Small business tips

Crowdfunding Sites for the Self-Employed and Small Business

Not sure how to bankroll your next business idea? Crowdfunding is a worthwhile option for the self-employed to explore. Read on to learn about what it is and how to use crowdfunding sites to take your business to the next level.

What is crowdfunding?

Crowdfunding is a fundraising strategy in which you raise money from a large number of donors over the internet. The approach can be used to fund projects ranging from the personal to the entrepreneurial. It has caught on among the self-employed as an easy and effective means to launch or expand a business.

In exchange for their donations, donors can receive rewards or equity in your business. For rewards-based crowdfunding, donors usually receive products or services. An equity-based crowdfunding scheme involves donors receiving shares in the business.

The main advantages of crowdfunding for the self-employed are:

  • You don’t need a large lender or a hard-to-come-by grant to finance your business dreams. That means that you don’t have to worry about a stringent loan or grant approval process.
  • You can quickly receive small donations from people across the internet through a crowdfunding website. Your reach will be far wider than an entrepreneur trying to obtain funding through traditional means.
  • Starting a crowdfunding campaign allows you to boost your visibility on the web and grow your consumer base.

What are some crowdfunding sites?

Below are some popular crowdfunding sites for the self-employed:

  • Kickstarter: This popular rewards-based crowdfunding platform has been used to successfully fund the development of numerous new products. Product niches range from technology to the arts.
  • RocketHub: You can use this rewards-based crowdfunding platform to raise funds in a wide array of niches such as science and education.
  • Fundable: This flexible crowdfunding site geared specifically toward small business owners lets you choose between rewards- or equity-based crowdfunding.
  • Indiegogo: This site was the first major crowdfunding platform, and it has raised over $1 billion since its inception in 2007. Indeigogo offers a “flexible funding” option that allows you to collect all your donations even if you don’t reach your goal. There’s also an equity investment option offered in partnership with MicroVentures.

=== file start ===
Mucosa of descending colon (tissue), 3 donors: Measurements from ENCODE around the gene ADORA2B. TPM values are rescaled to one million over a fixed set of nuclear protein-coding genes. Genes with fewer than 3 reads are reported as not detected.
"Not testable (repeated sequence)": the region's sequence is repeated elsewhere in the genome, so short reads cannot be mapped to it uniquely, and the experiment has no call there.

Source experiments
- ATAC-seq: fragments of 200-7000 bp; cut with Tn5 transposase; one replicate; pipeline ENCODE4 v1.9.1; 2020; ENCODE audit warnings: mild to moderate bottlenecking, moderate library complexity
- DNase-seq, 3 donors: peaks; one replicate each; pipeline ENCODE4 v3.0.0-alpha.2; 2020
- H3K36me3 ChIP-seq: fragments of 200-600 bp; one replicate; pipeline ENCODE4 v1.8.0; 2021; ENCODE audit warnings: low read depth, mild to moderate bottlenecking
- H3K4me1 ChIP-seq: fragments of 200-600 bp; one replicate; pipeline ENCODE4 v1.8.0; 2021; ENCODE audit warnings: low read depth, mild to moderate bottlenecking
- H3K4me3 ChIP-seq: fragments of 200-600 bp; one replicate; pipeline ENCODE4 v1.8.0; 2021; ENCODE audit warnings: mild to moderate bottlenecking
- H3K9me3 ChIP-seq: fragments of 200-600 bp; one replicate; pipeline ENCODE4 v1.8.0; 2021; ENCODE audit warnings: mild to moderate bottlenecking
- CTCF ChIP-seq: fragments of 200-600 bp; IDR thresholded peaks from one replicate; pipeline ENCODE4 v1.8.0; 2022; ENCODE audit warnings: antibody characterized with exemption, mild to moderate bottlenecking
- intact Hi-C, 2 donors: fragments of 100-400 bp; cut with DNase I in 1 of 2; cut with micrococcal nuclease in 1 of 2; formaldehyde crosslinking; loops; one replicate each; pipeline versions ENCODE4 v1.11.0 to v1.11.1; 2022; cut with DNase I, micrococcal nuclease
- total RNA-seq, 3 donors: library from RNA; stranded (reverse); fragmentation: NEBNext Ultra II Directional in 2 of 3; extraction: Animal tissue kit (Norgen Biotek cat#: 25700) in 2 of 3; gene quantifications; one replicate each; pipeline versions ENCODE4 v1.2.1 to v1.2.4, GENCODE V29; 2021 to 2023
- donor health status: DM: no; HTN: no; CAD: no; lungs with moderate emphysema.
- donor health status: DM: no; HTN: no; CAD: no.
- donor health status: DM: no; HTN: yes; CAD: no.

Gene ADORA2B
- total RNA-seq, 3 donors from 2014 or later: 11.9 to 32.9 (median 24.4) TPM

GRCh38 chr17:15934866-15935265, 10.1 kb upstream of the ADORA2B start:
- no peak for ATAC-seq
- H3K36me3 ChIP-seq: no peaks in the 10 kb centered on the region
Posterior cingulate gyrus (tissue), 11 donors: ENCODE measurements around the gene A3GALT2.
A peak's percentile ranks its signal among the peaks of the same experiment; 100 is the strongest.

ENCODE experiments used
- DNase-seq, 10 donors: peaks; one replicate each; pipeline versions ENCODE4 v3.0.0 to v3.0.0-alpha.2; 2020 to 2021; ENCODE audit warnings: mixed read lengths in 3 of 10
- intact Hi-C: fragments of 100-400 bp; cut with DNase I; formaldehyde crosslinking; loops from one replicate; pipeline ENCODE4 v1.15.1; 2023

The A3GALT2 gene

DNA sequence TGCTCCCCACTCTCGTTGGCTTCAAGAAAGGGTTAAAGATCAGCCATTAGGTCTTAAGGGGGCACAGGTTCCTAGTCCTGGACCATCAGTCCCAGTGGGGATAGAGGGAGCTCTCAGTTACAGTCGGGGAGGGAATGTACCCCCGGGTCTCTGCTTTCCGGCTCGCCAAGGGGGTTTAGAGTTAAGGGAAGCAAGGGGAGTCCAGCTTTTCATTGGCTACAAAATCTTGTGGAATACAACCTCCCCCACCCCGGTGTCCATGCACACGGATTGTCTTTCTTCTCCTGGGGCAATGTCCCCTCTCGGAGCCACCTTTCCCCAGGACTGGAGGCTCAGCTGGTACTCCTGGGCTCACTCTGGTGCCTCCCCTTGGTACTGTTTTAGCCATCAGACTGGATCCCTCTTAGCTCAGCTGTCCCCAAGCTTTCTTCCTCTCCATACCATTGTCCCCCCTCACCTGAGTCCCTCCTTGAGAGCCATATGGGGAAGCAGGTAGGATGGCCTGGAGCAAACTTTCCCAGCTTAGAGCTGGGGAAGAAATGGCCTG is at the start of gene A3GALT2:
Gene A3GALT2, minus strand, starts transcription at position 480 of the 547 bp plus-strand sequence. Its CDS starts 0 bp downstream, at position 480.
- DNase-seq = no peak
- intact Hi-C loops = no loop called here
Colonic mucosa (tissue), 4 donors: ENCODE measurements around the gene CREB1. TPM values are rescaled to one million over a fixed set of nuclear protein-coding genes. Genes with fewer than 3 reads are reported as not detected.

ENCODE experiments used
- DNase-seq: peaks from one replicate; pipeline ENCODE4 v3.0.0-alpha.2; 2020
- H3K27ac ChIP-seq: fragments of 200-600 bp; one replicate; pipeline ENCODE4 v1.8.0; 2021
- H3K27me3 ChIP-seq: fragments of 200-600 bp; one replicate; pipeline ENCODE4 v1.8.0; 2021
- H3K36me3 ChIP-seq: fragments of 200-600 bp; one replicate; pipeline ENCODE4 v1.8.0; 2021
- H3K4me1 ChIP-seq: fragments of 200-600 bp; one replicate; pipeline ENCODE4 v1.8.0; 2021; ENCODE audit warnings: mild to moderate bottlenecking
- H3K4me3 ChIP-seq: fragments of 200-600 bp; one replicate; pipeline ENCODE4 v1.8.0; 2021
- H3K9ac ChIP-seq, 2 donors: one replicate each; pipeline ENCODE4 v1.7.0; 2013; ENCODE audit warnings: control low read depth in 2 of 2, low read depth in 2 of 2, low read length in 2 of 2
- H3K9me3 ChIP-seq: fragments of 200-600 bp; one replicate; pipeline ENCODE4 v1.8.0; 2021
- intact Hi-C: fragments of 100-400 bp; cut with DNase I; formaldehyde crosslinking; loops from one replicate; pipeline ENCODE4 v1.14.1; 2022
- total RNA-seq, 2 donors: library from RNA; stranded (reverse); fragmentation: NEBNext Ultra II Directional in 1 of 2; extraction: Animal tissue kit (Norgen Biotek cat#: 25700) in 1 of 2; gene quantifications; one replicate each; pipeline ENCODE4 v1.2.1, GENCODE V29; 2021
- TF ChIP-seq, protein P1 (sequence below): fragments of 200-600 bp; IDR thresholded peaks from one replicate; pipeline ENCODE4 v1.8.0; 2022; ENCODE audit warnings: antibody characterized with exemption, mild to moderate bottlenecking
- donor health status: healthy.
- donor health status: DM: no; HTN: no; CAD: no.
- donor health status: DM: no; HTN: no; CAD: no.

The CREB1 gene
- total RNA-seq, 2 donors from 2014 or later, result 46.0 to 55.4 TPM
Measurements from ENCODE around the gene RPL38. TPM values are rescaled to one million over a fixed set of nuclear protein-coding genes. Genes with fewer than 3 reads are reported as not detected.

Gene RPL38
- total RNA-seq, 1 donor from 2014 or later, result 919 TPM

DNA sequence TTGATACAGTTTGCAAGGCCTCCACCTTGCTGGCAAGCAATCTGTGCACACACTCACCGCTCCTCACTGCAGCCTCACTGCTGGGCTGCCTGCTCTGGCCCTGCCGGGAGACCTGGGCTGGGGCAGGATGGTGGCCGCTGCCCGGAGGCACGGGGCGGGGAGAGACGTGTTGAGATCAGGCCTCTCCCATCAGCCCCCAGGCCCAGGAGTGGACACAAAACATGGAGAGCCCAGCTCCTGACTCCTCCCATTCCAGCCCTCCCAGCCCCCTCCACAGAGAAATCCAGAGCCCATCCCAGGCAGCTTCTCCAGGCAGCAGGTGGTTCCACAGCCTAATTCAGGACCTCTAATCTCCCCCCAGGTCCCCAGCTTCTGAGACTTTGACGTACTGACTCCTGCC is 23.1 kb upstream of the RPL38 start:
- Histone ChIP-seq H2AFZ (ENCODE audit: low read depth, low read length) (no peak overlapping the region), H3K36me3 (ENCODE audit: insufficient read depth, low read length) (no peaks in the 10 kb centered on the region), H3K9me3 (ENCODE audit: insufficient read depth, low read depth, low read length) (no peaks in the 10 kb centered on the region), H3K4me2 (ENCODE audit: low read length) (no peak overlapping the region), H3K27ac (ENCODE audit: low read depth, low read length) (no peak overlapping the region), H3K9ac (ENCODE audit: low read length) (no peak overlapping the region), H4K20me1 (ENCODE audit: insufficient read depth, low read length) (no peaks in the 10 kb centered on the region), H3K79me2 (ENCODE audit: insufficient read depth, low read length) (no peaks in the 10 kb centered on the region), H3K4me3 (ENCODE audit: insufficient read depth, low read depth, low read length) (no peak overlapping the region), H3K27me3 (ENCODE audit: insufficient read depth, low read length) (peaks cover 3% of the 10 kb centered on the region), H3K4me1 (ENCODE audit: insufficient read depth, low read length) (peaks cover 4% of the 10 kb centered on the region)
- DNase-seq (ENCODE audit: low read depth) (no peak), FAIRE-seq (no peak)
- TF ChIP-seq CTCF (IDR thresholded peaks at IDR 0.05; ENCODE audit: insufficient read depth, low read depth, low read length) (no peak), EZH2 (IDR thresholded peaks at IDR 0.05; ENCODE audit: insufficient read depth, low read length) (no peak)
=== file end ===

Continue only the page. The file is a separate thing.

• CircleUp: An equity-based crowdfunding company, headquartered in San Francisco, designed to help emerging brands raise capital and grow their business. In order to apply, most companies must show revenue of at least $1 million, although CircleUp has made exceptions for promising companies with revenue in the $500,000 range. The company offers no-cost escrow services, and it takes a percentage of the raise in commission.

How do I start crowdfunding my business?

Take these steps to start crowdfunding your business.

1. Choose an incentive type. Decide whether you prefer a rewards- or equity-based crowdfunding approach. Keep in mind that your choice may limit which crowdfunding website you can use.

2. Pick a crowdfunding platform. Select the crowdfunding site you want to use to operate your crowdfunding campaign and receive donations. Be sure to factor in the fees the website collects from your funding and any fees imposed if you don’t meet your funding goal.

3. Start a campaign. Use the crowdfunding website you chose to start a new crowdfunding campaign. If the website allows you to choose between rewards or equity, be sure to select the incentive system that meets your needs.

4. Set a funding goal. How much do you hope to raise and by when? Establish a goal amount and target date. But be sure it’s a realistic one.

5. Make the campaign live. Publish your campaign to the web to set the donation process in motion.

6. Spread the word. Your crowdfunding campaign will usually come with a shareable link. Be sure to share it via social media and e-mail to reach as many potential donors as possible.

Successful examples of small business crowdfunding

Here are a few of many small businesses that have gotten their ideas off the ground through crowdfunding:

About the author

Manasa Reddigari

Manasa Reddigari has tackled topics ranging from computer software to home remodeling in her more-than-a-decade-long career as a writer and editor. During her stint as a scribe, she's been featured by MileIQ, Trulia, and other leading digital properties. Connect with her on copyhabit.com to find out what she's been writing about lately.

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                    The Growth Center does not constitute professional tax or financial advice. You should contact your own tax or financial professional to discuss your situation.